I am relatively new to user experience. My colleague, Stuart, is a keen advocate and a lot of what he says makes undeniable sense. I have therefore started to dip my toe into this new world. I began by reading The Elements of User Experience by Jesse James Garrett. His name made him sound like a cowboy. Not a cowboy as in someone who does building work badly, but a cowboy as in Henry Fonda and this was good enough for me. The book was a good read and gave practical advice for staging and managing the design and implementation of a product; any product but particularly a web site. It included easily accessible process management principles which resonated with my Master’s in software management I completed years ago.
Last November I had my second toe dipping into UX when I attended the Brighton UX conference, and it was an absolute hit with me. It confirmed what I thought. UX covers a lot of the bases of successful software design, implementation and management and is easily accessible.
The first talk, “The web that wasn’t” was given by Alex Wright. This talk gave an overview of Alex’s thought on some technological ideas that got left behind. He premised the conference with three philosophical ideas.
- First, that a software developer engages with problems which require them to make novel decisions to reach novel solutions. Arguably from a subjectivist epistemology our decisions are always novel but perhaps those made by software developers can be more earth shattering
- A second, that history does not plot a trajectory of human progress, it simply plots time when things happened and those things things often affect other things
- And a third, that our society is based on planned obsolescence. As human logic dictates when you shoot you shouldn’t shoot yourself in the foot, so capitalist logic dictates that when you build something to sell you shouldn’t build it to last
Ben Bashford gave a talk on future shock. He argued that technology was moving so fast that it is scary to many of us. And that as designers of new technologies we need to make our systems less scary by giving them human traits. Ben proposed we design technology with the traits which we would like our users to think of it, giving it emotion and character.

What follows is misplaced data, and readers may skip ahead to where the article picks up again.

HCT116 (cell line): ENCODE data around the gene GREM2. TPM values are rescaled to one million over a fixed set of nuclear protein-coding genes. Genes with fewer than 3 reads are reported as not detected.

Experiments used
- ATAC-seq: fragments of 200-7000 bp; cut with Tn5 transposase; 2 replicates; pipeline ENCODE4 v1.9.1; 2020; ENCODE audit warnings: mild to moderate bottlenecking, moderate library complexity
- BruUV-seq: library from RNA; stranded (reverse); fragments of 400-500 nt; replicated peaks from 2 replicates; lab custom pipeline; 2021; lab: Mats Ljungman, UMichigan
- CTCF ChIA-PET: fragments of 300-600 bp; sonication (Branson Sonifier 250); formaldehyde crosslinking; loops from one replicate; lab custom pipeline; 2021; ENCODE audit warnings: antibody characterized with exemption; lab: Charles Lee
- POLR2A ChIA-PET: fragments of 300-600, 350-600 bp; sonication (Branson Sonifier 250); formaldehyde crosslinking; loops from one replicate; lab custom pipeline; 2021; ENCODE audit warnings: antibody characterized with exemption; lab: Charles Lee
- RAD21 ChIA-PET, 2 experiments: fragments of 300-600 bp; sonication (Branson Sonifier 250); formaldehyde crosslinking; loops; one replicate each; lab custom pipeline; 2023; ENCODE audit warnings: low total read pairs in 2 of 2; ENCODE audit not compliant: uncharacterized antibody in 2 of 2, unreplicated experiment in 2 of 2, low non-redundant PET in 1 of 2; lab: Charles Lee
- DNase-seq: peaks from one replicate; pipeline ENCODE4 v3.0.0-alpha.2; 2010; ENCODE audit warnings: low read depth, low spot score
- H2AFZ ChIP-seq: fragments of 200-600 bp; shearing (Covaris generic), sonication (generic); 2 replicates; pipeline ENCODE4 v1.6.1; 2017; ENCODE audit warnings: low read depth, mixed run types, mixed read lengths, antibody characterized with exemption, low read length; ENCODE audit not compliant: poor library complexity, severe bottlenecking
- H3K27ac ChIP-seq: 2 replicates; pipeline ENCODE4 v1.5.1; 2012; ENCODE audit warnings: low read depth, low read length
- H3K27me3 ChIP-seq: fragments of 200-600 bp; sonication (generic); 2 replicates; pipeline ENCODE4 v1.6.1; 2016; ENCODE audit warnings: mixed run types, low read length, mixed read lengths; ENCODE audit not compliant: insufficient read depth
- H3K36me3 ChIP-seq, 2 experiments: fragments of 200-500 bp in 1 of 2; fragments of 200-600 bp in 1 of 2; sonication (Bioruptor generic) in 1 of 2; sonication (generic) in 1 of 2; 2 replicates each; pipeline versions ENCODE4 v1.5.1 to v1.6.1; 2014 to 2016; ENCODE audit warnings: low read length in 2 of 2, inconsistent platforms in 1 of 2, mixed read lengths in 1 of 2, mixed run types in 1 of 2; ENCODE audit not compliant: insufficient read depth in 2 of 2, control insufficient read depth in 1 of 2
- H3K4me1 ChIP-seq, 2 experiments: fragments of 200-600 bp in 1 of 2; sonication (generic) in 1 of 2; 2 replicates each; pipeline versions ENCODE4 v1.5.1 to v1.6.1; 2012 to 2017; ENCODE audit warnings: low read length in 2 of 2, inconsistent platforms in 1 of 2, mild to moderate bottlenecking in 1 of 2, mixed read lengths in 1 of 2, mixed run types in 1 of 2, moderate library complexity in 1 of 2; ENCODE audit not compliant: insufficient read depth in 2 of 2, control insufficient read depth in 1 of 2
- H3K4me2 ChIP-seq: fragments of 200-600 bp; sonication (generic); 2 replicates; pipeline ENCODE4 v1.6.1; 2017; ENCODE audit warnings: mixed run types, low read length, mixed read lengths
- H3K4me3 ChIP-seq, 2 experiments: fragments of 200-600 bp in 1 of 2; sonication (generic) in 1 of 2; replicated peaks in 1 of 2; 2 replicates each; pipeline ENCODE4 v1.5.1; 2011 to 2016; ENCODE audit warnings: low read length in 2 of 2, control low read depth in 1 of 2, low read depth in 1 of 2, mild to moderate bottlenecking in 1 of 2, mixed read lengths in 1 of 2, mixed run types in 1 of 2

Karl Fast talked about models of learning. He argued in favour of theories of learning that describe the importance of tools and environment to our learning, such as embodied cognition, distributed cognition and activity theory (a personal favourite I am using in my doctorate in Education).
He gave a number of examples to make his point:
- Its easier to make words in scrabble when we move the letters around to make words
- Its easier to do a jigsaw puzzle than to think about it
- Experienced and capable Tetris players over rotate the pieces more than those inexperienced and poor at it. Over-rotation is a pragmatic and epistemic action that is faster, simpler and less prone to error
- Brainstorming is easier when using sticky notes than retaining the information in our heads
- When we talk we use our hands. Our hands help express things. This is independent of the person we are talking to. We do it on the phone, we do it when talking with the blind and even blind people do it. The hands are a tool which help us think
He made the point that a phone on its own is useless but a phone in someone’s hand is powerful. Turn this on its head and a person with a phone is more powerful than one without.
We wouldn’t get rid of iPhone, iPad, Facebook or youtube – its the infrastructure for much of our knowledge; information is cheap – understanding is expensive.
Other talks included Mark Bachler, games designer, who discussed issues that came up when designing natural user interfaces such as the Kinect interface and Guy Smith-Ferrier gave a very amusing talk on neuro headsets which could literally read your brain waves.